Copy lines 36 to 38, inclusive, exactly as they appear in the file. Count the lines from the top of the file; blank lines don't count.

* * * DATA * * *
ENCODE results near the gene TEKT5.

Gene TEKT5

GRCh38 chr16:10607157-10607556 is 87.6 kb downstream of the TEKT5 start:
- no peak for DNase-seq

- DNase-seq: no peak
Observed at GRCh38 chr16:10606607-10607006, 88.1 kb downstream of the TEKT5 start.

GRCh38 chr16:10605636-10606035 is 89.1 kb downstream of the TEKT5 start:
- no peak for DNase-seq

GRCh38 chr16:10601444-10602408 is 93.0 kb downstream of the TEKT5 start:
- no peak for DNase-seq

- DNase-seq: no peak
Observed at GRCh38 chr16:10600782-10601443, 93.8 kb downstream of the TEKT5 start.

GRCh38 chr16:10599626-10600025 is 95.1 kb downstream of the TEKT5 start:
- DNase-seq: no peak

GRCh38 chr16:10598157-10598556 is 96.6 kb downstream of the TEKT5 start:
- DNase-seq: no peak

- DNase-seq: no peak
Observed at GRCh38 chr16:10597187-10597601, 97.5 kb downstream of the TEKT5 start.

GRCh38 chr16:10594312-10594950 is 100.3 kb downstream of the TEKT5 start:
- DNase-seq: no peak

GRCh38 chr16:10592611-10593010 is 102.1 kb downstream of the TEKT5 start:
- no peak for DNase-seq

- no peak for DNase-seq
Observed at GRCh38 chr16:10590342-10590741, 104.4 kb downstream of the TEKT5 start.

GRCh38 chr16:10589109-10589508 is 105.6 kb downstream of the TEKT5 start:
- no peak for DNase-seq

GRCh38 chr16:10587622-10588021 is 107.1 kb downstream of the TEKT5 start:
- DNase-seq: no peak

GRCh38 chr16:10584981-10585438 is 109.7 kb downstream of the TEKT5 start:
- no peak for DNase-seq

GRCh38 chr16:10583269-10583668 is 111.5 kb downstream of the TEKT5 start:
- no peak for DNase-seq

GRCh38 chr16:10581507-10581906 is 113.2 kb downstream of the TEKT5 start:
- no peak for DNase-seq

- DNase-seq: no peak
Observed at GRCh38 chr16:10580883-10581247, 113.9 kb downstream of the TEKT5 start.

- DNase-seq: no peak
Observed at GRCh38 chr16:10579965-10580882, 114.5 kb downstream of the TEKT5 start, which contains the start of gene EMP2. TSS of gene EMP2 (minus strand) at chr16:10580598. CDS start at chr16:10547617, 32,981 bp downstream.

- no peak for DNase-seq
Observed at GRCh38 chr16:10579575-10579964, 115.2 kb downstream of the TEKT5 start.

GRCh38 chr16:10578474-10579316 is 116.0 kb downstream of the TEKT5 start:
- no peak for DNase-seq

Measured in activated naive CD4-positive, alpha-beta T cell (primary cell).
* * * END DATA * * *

Observed at GRCh38 chr16:10580883-10581247, 113.9 kb downstream of the TEKT5 start.

- DNase-seq: no peak
Observed at GRCh38 chr16:10579965-10580882, 114.5 kb downstream of the TEKT5 start, which contains the start of gene EMP2. TSS of gene EMP2 (minus strand) at chr16:10580598. CDS start at chr16:10547617, 32,981 bp downstream.